The Bedlam Cadaver by Robert J. Lloyd – Book Review

The Bedlam Cadaver by Robert J. Lloyd – Book Review

The Bedlam Cadaver by Robert J. Lloyd

The Bedlam Cadaver
Hunt & Hooke Book Three

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In late 17th Century London rich young women are being kidnapped, then murdered. Harry Hunt, formerly of the Royal Society but now a rich gentleman, is falsely accused. To clear his name, he must rely on his abandoned scientific expertise and battle the full force of the British aristocracy.

1681. London cooks in summer heat. Bonfires are lit in protest against the King’s brother, James, heir to the throne but openly Catholic. Rumours abound of a ‘Black Box’, said to conceal proof the King’s illegitimate son is really the rightful heir.

When a wealthy merchant’s daughter is kidnapped and murdered—even though a ransom was paid—the King orders Harry Hunt of the Royal Society to help investigate.

A second woman goes missing: Elizabeth Thynne, England’s richest heiress. Her husband has a ransom letter from the same kidnappers.

Pressured by powerful men to find the killers and rescue Elizabeth, Harry uncovers a disturbing link to Bethlehem Hospital, better known as Bedlam.

But he is falsely accused of the crimes.

To prove his innocence, he must find the real culprits. Harry’s search takes him from Rotherhithe to Whitehall Palace, and to the house of Sir Peter Lely, the famous portrait-painter, in Covent Garden.

And back to Bedlam.

He has the Monarchy’s future in his hands.

Review by Julie

‘The Bedlam Cadaver’ is the third book in the Hunt and Hooke series of historical crime novels. Harry Hunt is now a man of means, courtesy of his previous adventure, when he was richly rewarded for his investigative services. The eager young man we met before has now undergone a change in attitude as well as circumstance and he enjoys the finer things in life.

Nevertheless, Harry is still interested in the work of The Royal Society and whilst attending a demonstration, makes an alarming discovery. Having proved invaluable in solving another crime, the king tasks Harry to assist again. Hot on the heels of this mystery, another crime is committed, this time the kidnapping of Elizabeth Thynne, only surviving child of the late 11th Earl of Northumberland and heiress to the enormous Percy family estates and fortune. Scurrilous individuals conspire against Henry and he finds himself accused of the crimes and becomes a wanted man. Time as a fugitive also provides him with the opportunity for some soul-searching regarding his future; although if he cannot prove his innocence, he will certainly face a death sentence.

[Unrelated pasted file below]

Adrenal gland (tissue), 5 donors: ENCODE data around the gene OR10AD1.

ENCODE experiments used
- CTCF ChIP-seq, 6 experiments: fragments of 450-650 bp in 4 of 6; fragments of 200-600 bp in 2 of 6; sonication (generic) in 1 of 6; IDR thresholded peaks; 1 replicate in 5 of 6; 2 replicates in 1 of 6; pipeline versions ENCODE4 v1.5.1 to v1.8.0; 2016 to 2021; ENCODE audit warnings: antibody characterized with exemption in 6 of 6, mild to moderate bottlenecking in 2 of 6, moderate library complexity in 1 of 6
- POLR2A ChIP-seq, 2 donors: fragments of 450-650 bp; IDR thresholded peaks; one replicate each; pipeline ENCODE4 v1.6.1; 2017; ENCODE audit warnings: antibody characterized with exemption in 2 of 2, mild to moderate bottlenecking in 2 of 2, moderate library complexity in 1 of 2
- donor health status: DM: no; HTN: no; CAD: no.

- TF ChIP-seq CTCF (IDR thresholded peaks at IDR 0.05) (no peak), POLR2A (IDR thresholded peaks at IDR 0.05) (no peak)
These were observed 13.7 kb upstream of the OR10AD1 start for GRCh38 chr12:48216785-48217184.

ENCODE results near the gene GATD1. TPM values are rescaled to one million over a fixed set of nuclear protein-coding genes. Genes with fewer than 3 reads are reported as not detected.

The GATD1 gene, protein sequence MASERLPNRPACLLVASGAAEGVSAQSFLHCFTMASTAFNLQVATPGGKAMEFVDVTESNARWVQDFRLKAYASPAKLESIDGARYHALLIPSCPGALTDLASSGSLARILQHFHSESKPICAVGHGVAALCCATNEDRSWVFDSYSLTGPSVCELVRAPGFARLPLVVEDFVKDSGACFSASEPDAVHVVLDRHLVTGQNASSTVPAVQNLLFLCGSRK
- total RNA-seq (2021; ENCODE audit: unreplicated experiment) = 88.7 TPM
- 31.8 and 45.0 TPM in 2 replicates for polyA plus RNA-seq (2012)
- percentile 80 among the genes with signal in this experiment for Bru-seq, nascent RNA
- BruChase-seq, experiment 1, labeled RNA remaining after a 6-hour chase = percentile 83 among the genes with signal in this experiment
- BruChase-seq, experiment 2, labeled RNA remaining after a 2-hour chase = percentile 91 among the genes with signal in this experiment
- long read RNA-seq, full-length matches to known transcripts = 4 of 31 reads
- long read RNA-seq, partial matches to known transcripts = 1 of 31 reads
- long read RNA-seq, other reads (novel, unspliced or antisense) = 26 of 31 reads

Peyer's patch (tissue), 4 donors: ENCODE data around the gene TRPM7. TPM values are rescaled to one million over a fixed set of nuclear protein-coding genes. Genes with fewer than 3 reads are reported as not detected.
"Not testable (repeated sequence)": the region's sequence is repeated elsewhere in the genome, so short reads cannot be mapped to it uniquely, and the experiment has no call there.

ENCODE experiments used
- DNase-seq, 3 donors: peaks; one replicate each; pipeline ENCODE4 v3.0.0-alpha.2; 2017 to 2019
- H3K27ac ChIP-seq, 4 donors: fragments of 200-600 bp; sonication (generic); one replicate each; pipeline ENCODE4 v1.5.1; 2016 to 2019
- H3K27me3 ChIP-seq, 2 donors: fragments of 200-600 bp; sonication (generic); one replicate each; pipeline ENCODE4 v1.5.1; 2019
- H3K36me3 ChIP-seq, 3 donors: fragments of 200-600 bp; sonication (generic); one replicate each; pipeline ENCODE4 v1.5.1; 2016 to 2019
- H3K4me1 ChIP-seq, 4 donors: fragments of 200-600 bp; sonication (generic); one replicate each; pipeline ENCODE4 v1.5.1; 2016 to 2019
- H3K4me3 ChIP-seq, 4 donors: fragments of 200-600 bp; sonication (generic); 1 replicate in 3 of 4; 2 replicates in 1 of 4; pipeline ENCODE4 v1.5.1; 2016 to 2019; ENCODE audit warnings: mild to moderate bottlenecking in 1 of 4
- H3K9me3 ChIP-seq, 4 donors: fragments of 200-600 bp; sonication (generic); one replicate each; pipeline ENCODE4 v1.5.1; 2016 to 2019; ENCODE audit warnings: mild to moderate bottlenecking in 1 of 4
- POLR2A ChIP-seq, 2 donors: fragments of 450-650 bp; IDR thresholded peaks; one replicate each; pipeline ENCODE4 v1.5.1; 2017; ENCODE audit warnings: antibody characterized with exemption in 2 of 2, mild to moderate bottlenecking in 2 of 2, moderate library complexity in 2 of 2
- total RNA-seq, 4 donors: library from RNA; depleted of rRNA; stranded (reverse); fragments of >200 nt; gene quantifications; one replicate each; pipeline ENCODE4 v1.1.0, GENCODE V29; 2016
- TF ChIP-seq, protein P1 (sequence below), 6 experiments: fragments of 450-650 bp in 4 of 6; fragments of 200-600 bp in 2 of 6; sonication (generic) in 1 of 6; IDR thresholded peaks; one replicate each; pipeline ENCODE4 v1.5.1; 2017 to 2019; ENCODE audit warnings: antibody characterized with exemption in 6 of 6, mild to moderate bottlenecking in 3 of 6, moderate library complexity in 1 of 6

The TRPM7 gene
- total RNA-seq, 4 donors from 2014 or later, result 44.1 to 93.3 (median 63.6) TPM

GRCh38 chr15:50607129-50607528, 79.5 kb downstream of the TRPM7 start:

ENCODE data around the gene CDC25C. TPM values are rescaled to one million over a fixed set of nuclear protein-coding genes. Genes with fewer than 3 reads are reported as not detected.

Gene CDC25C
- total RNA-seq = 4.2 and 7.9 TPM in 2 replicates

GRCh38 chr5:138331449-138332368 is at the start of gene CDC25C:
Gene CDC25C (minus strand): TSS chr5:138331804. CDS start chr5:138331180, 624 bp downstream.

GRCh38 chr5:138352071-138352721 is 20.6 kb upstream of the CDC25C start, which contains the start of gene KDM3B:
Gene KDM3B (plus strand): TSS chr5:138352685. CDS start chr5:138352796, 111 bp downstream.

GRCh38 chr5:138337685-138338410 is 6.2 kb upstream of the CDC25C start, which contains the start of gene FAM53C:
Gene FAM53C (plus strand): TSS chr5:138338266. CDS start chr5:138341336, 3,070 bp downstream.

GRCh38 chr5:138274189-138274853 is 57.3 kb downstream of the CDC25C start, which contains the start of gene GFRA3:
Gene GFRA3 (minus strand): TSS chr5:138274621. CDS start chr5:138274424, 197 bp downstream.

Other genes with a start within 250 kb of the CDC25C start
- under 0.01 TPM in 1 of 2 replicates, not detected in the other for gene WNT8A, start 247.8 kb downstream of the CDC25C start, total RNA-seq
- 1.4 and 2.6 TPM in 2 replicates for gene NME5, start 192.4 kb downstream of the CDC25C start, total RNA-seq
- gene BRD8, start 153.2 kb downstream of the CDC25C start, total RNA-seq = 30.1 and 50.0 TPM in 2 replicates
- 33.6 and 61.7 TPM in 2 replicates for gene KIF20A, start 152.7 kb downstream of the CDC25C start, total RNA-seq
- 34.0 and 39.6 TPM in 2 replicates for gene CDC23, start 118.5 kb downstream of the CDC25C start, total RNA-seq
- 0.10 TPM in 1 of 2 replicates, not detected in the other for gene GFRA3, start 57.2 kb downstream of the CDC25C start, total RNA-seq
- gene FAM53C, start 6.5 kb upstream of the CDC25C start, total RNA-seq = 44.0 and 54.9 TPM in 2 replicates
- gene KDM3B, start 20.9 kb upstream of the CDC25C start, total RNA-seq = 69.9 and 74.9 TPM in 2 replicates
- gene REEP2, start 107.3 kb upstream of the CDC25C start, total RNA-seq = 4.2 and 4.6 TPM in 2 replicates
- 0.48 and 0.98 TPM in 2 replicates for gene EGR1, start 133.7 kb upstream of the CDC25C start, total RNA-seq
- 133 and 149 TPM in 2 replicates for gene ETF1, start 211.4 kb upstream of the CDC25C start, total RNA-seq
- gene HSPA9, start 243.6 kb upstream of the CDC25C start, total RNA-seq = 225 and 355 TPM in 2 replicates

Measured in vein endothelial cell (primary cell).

Utilising the same literary techniques and style as in his other successful novels, the author demonstrates his extensive knowledge of early dissection methods, providing a form of entertainment in the name of scientific discovery at The Royal Society in 17th Century London. He gives us a flavour of the hustle and bustle of the malodorous streets along with the ever-present danger from militant gangs. We are also reminded that an assortment of buildings were crowded together on either side of London Bridge.

Throw into the mix an abusive husband, an illegitimate son of the king, together with a Swedish count and we have an intriguing potpourri, particularly knowing the majority of the protagonists are real historical figures with many events being taken from recorded accounts. We are also made to face some unpleasant realities of the time, namely the treatment of the mentally impaired and references to the slave trade.

Mixing fact with fiction has formed the backdrop of another gripping adventure for Harry. I found it helpful to already know something of the political climate of the time and, in particular, the history of Elizabeth Percy. The idea that she may have had a slightly older friend in the fictitious Diana Cantley was an easy leap of faith.

Fans of historical fiction won’t be disappointed with this outing for the enigmatic Harry Hunt and the ageing Robert Hooke; hopefully the author can be persuaded to give them another mystery to test their mettle again soon. I award five well-deserved stars.

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Robert J. Lloyd

Robert J Lloyd

Robert Lloyd, the son of parents who worked in the British Foreign Office, grew up in South London, Innsbruck, and Kinshasa. He studied for a Fine Art degree, starting as a landscape painter, but it was while studying for his MA degree in the History of Ideas that he first read Robert Hooke’s diary, detailing the life and experiments of this extraordinary man.

After a twenty-year career as a secondary school teacher, he has now returned to painting and writing, and is working on the fourth book in the Hunt and Hooke series.

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Bedlam Cadaver blog tour JUNE

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